When I was a first-year resident, I admitted a 34-year-old HIV-positive man to my inpatient general medicine service for fevers. On physical exam, I found a large lesion on his right retina near the macula (the retina’s center). I called up an infectious disease specialist, who confirmed what I’d suspected: he had CMV retinitis.
CMV retinitis is an infectious disorder of the eye to which immunocompromised patients (patients with a weakened immune system) are particularly vulnerable. Like most of the secondary infections that afflict HIV patients, CMV retinitis is opportunistic, meaning brought on by infectious agents already present in a patient’s body that begin to run amok when normal immune system function becomes compromised enough that it can no longer hold the infection at bay.
Because of the proximity of my patient’s lesion to his macula, he was a high risk for losing his sight. At the time (the early 90s) two choices for treatment existed: foscarnet or gancyclovir, both of which had to be administered intravenously for extended periods of time. For this reason, one way or another, he’d need an indwelling venous catheter placed.
This was no minor procedure: he’d need to be taken to the operating room, anesthetized, and intubated. A large-bore catheter would then be inserted into one of the large veins in his chest and the line tunneled under his skin and made to exit at a distant site. More likely than not, the line would remain a permanent addition to his body. CMV retinitis tended to recur.
After discussing the options with my infectious disease consultant, we decided IV gancyclovir was the best choice. Both drugs had significant side effects, but at the time we thought the risk/reward ratio tilted more favorably in gancyclovir’s direction. So I went to discuss our recommendations with my patient.
He became indignant that all we could offer him was intravenous medication and alarmed that he’d need to take it for so long that he’d require a tunneled catheter. He became angry that he needed to go to the O.R. to have it placed. He cried when he learned its placement would be permanent.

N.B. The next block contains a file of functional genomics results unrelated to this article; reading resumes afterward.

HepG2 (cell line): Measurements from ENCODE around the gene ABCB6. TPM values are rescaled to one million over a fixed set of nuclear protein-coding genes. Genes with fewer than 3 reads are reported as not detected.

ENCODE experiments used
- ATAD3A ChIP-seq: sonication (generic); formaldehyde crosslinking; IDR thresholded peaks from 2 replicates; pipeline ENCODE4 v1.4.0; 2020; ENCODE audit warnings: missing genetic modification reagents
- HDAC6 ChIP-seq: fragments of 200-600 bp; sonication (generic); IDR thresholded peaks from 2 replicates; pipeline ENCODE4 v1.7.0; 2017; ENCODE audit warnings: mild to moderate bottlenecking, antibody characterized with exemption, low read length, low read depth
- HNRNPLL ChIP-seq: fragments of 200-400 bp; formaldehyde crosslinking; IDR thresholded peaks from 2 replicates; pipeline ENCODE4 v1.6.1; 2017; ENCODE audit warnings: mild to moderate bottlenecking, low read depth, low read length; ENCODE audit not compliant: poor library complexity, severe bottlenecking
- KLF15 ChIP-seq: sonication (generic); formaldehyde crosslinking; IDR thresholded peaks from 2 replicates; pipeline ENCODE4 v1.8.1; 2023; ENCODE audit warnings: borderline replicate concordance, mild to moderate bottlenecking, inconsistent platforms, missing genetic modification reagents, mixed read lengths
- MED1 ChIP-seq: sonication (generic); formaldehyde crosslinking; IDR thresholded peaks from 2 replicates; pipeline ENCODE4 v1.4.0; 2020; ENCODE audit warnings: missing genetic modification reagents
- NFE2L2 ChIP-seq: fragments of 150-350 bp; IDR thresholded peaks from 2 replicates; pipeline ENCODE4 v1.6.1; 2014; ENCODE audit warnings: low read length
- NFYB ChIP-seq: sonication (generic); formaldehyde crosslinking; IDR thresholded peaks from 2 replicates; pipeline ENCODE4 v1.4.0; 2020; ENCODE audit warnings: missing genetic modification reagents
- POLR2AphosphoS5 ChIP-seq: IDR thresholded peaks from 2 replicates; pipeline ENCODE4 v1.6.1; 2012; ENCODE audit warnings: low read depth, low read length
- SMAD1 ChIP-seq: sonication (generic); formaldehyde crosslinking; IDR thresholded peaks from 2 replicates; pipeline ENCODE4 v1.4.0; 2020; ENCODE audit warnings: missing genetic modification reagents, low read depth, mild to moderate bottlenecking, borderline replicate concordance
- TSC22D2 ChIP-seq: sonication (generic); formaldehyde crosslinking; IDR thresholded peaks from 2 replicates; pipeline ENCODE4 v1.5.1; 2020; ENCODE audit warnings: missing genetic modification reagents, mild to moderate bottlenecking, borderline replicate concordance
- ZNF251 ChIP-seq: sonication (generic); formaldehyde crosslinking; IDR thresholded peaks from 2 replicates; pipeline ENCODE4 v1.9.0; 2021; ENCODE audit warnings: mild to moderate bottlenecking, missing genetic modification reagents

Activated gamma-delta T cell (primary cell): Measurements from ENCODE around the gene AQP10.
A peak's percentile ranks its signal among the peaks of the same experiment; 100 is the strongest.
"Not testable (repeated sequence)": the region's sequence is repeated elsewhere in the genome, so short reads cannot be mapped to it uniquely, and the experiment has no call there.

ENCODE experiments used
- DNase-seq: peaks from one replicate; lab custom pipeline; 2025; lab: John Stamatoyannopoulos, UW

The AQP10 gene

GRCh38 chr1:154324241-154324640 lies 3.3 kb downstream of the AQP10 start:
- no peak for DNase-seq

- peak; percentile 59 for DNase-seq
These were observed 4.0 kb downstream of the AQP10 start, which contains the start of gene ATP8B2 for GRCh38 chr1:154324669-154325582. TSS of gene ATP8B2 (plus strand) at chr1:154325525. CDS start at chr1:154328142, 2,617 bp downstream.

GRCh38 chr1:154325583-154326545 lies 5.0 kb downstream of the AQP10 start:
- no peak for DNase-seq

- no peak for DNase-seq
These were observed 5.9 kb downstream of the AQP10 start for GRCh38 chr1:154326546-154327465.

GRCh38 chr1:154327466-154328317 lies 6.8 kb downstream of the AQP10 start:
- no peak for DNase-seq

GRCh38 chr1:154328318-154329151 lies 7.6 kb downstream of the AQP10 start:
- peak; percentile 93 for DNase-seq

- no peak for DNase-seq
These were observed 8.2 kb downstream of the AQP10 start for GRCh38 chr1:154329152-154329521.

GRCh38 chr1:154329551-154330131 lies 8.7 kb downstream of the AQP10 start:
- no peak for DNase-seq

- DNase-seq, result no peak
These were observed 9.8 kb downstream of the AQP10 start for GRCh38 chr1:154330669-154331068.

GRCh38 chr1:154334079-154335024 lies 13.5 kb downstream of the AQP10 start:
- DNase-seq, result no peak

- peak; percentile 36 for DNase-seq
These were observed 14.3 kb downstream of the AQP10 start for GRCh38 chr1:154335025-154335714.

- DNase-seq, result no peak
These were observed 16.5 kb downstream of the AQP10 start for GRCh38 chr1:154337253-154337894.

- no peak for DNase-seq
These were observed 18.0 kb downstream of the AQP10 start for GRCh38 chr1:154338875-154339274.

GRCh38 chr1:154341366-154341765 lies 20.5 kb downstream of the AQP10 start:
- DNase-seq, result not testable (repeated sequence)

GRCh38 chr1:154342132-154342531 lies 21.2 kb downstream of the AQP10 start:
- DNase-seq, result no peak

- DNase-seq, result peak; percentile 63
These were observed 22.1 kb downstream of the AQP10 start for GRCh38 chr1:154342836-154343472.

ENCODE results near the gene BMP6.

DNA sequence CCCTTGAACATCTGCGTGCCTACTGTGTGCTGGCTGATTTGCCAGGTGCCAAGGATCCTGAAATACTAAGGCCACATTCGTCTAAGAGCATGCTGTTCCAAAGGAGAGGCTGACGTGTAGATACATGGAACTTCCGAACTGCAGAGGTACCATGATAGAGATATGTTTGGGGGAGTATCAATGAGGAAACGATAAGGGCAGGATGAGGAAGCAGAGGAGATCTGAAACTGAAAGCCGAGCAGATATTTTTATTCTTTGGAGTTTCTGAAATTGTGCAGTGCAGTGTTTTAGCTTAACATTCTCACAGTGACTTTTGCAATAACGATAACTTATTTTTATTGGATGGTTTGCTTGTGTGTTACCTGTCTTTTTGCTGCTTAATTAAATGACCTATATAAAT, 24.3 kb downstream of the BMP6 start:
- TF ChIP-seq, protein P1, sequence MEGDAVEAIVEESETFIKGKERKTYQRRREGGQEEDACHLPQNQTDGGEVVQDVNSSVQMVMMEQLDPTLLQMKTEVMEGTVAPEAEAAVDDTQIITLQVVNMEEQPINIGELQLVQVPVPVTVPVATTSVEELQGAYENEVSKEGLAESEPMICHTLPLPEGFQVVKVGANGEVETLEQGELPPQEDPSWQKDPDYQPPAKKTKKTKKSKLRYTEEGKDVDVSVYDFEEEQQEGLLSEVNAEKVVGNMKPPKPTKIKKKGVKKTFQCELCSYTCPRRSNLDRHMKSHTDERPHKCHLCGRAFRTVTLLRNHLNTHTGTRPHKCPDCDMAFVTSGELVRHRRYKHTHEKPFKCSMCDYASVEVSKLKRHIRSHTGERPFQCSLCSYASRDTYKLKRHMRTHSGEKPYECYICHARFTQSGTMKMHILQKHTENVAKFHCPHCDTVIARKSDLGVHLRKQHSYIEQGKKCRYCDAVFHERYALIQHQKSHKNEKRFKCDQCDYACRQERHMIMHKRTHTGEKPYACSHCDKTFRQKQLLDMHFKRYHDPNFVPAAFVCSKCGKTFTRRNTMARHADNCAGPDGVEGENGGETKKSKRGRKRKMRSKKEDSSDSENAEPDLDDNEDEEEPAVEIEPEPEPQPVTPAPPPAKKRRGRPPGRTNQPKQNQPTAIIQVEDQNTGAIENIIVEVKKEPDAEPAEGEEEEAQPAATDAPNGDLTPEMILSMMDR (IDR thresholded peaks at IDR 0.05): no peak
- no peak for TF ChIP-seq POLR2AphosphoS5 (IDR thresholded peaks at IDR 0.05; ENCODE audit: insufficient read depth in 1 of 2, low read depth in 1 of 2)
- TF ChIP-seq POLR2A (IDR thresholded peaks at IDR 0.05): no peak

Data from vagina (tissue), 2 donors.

I told him how sorry I was that we had no better alternatives to offer. “But without treatment,” I said, “there’s a really good chance you could go blind.” And not just in his right eye. He had a smaller, more peripheral lesion in his left eye as well.
“I don’t care,” he told me, and ordered me out of his room without committing to a decision one way or the other.
Dutifully, I came back an hour later to talk about it again. The conversation started more calmly, but soon escalated into hysterics once more, with him accusing me of wanting to hurt him. I told him I’d come back again in another hour.
In total, I spent six hours that day in discussion with him, neglecting my other patients out of an urgent desire to save his vision. I was convinced that placing the catheter and treating his CMV retinits was the only real option and employed all my powers of persuasion to get him to agree.
Finally, around 4 o’clock in the afternoon, reluctantly, he did. Worried that he might change his mind at any moment, I quickly contacted the surgeons, who jumped at the opportunity and brought him into the O.R. 45 minutes later.
When I came to see him the following morning, however, he greeted me with open hostility. “How could you have talked me into this?” he demanded. “I should never have agreed to it.”